Judge rejects Minneapolis ballot language on policing
Published 5:47 pm Tuesday, September 7, 2021
MINNEAPOLIS — A judge struck down ballot language Tuesday that aimed to replace the Minneapolis Police Department with a new agency, saying the wording was misleading, unworkable, and lacked details necessary for voters to make informed choices.
“The court finds that the current ballot language is vague, ambiguous and incapable of implementation, and is insufficient to identify the amendment clearly,” Hennepin County District Judge Jamie Anderson wrote. “It is unreasonable and misleading.”
Anderson issued the order just ahead of a looming deadline for ballots to go to the printer.
The proposed amendment to the city charter, approved by the City Council last month, would have asked voters whether to replace the police force with a new but mostly undefined Department of Public Safety that “could include” police officers. It would have removed a mandate that the city have a police department and provide at least minimum staffing levels based on population. The council instead of the mayor would control the new entity.
The proposal had its roots in the “defund the police” movement that gained steam after last summer’s police killing of George Floyd in Minneapolis. Supporters said the ballot question would not abolish policing in Minneapolis, just remove charter requirements that they argued blocked moves toward more police accountability and racial justice. But critics, including Mayor Jacob Frey, said it left out crucial details of how policing in the city would look going forward.
The City Council was preparing to hold an emergency meeting Tuesday to discuss drafting new language. The Yes 4 Minneapolis campaign, which is behind the proposal, urged its supporters to stand firm and contact their council members immediately “to make sure our elected officials know we still expect to vote on fair and balanced language this fall.”
Frey, whose veto of the rejected wording was overridden, said the language “failed to meet the most basic standards of transparency. Now, the Council has another opportunity to deliver language that accurately and fairly reflects both what the petitioners submitted and includes essential information for Minneapolis voters at the ballot box.”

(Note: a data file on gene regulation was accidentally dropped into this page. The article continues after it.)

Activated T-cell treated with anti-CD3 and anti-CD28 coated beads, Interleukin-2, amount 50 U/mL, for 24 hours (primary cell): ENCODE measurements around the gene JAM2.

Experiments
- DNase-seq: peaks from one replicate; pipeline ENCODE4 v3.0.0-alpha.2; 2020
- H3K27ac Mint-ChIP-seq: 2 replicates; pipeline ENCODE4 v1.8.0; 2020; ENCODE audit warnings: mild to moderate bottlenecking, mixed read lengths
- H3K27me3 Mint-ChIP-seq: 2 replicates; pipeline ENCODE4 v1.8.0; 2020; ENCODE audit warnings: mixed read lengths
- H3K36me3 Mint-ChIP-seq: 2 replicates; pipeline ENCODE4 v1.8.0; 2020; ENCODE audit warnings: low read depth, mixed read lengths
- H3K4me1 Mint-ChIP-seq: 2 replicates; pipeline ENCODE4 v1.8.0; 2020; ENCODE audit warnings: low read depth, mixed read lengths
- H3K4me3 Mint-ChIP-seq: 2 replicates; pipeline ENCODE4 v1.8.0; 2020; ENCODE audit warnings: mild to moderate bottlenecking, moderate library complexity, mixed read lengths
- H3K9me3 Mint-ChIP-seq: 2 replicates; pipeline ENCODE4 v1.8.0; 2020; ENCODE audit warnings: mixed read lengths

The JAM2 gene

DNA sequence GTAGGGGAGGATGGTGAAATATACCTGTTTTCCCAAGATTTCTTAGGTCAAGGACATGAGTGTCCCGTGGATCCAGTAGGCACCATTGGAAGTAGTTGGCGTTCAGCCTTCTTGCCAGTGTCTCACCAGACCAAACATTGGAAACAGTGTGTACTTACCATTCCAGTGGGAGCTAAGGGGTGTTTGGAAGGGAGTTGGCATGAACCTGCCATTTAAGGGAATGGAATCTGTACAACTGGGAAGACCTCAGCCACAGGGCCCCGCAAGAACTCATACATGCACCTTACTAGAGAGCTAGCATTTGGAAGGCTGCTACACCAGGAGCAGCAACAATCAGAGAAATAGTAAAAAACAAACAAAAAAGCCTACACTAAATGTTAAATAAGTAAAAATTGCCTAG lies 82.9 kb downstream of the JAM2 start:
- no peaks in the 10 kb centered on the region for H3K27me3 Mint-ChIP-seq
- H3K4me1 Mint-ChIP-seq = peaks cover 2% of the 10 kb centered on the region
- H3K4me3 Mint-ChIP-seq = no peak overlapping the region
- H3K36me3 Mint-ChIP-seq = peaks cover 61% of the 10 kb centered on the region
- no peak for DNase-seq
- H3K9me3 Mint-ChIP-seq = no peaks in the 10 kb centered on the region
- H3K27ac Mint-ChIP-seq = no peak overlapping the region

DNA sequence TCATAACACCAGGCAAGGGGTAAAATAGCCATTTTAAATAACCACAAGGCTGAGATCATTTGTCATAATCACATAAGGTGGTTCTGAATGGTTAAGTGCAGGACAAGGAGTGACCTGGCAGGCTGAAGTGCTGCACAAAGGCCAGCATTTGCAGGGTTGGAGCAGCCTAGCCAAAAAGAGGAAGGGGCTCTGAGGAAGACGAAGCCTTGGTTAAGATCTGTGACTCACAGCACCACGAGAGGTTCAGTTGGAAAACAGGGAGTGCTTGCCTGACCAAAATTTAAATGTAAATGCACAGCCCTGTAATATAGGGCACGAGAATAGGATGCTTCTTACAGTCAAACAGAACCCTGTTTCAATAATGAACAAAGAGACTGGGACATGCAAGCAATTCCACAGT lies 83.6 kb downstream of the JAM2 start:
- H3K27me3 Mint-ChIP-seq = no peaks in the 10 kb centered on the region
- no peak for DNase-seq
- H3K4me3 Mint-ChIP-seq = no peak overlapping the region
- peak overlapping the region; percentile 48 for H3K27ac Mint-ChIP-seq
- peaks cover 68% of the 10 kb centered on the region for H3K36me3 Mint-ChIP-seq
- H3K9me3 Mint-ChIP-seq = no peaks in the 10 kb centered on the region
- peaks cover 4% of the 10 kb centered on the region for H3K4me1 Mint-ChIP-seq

The judge wrote that the proposal was likely to create chaos if it took effect as intended just one month after the November city election.
“If the Police Department ceases to exist on December 2, 2021, and the new Department of Public Safety is not fully created and functioning, the routine activities done to keep Minneapolis residents safe, including responding to 911 calls and making arrests of those charged with violent felonies, will be interrupted,” Anderson wrote. “Not only is this likely to create a chaotic situation in Minneapolis, it is likely to create dangerous situations in neighborhoods within the City.”
The injunction to keep the language off the ballot was sought by former City Council Member Don Samuels, his wife, Sondra, and businessman Bruce Dachis. Their attorney, Joseph Anthony, called Anderson’s ruling a “courageous and correct decision.” He said the council members who supported the language intentionally kept it vague in hopes that more people would vote for it.
“Basically what the judge said was, you’ve got to make it clear so that people can see what they’re voting on,” Anthony said.
It was the second time this summer that the city was sued over the ballot question. The judge earlier rejected an explanatory note that city officials had sought to include on the ballot to highlight some of the proposal’s effects, saying the note could have been read as either an endorsement or a warning.
The proposal has caused concerns among some centrist Democratic leaders that it could harm the party not just locally but nationwide, as Republicans use fears over public safety to try to woo back suburban swing voters. U.S. Rep. Angie Craig, U.S. Sen. Amy Klobuchar and Gov Tim Walz spoke out against the measure last month, while two prominent progressives, U.S. Rep. Ilhan Omar and state Attorney General Keith Ellison, endorsed it last week.